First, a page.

Female researcher showing a lab-on-a-chip device

Nanotech boosts research and innovation in biotech and biomedicine

Tuesday 22 Jan 19


Bjarke Bak Christensen
Head of Department
DTU Bioengineering
+4530 66 42 33

Nano research groups

Nano Bio Integrated Systems
Group Leader: Winnie Svendsen
Develops highly sensitive technologies for medical diagnosis, treatment monitoring, and environmental monitoring.

Group Leader: Anders Wolff
The group’s research focuses on manipulation, sorting, and analysis of cells using DNA-based techniques.

Bioanalytical Systems
Group Leader: Jenny Emnéus
The bioanalytics group uses microtechnology and nanotechnology, microfluidics, and multi-parameter detection systems for development and characterization of integrated units with applications in tissue engineering, drug delivery, and monitoring of biological processes at cellular level.

Restructuring at DTU

The relocation of the research groups forms part of the large-scale restructuring implemented at the turn of the year in connection with the establishment of the Department of Health Technology. As part of this process, DTU Nanotechnology was discontinued as a department, and many of the researchers from Nanotech were moved to the new department, while others were moved to departments in which new strong environments are created with related academic environments.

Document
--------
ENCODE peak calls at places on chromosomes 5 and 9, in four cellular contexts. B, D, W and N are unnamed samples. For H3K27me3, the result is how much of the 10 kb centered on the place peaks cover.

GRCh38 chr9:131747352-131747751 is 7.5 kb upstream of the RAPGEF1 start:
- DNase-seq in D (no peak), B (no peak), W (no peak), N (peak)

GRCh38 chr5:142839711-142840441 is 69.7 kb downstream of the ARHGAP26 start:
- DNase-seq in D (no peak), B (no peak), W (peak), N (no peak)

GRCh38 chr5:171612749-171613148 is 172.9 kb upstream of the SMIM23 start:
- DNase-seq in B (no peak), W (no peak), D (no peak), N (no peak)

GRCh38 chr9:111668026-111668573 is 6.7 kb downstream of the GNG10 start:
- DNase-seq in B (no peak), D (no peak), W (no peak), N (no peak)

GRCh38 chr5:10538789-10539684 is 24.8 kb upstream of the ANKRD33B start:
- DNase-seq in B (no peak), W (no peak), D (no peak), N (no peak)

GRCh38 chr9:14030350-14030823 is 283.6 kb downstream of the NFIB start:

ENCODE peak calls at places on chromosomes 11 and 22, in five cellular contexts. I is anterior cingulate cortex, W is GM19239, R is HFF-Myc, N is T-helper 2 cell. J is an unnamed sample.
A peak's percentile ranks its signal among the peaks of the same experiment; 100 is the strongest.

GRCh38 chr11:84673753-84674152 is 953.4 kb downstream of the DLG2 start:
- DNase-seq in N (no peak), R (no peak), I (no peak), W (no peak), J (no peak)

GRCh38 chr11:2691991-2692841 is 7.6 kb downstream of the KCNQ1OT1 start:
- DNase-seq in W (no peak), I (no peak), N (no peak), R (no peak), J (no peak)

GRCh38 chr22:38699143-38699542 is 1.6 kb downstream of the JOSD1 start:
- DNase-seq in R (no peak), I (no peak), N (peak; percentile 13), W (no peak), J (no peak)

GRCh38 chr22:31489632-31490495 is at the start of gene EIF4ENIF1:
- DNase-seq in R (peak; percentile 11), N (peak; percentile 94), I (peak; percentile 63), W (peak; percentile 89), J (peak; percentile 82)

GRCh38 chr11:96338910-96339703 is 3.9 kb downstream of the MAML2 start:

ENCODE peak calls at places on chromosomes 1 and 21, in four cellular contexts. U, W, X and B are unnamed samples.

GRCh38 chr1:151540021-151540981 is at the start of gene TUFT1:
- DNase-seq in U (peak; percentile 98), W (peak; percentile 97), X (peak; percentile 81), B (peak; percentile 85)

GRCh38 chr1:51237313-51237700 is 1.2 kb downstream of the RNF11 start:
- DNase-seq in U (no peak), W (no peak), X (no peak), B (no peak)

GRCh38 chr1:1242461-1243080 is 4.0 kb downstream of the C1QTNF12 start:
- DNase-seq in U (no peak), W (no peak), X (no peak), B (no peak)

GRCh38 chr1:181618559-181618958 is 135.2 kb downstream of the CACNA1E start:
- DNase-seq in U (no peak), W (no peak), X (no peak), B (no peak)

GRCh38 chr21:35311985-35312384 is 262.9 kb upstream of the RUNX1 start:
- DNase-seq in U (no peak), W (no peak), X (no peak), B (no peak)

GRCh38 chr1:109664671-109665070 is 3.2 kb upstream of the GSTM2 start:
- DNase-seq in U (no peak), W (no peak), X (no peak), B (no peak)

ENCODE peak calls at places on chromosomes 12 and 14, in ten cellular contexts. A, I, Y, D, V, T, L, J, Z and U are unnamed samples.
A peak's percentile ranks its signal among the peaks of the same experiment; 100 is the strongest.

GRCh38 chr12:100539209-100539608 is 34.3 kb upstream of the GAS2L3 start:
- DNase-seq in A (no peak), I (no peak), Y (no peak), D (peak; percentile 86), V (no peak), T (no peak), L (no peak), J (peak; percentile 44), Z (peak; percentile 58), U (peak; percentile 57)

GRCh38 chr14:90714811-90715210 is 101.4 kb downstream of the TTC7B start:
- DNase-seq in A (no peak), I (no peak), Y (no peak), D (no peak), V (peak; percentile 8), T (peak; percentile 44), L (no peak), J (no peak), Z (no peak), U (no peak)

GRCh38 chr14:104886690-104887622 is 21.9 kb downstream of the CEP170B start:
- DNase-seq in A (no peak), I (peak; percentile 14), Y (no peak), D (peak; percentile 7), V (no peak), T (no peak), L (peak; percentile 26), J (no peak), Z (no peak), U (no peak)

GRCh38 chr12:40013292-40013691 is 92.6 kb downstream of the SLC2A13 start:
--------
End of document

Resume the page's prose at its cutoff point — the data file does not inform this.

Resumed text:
DTU boosts research and innovation in biotechnology and biomedicine by expanding DTU Bioengineering with three research groups from DTU Nanotech.

DTU Bioengineering is a biology department with many specialized laboratories in which researchers study bacteria and microorganisms. The researchers’ work includes finding new biological substances such as antimicrobial agents, drugs for cancer treatment, enzymes for decomposition of biological material, dyes, etc. They do this by modifying the genes in organisms and developing so-called cell factories that enable the cells to produce the substances in sufficiently large quantities for them to be utilized in bioindustry.

"I am convinced that the combination of nanotechnological knowhow with the biologists’ in-depth knowledge of biological systems will produce new and exciting research results and innovative solutions in both biotechnology and biomedicine.”"
Head of Department Bjarke Bak Christensen

Nanotechnology deals with the utilization of material structures and functional components at the atomic level where molecules and atoms can be used to create new structures. It may therefore seem strange that three research groups from DTU Nanotech relocated to DTU Bioengineering at the turn of the year.

However, nanotechnology has many biotechnological and biomedical applications. A good example is the intelligent patch which—by means of a nanotechnological sensor in the patch—notifies the hospital staff in the event of bacteriological activity, i.e. infection of a wound. The sensor has been developed by - among others - Associate Professor Winnie Svendsen, physicist and Group Leader of Nano Bio Integrated Systems (NaBIS); one of the three research groups transferred to DTU Bioengineering.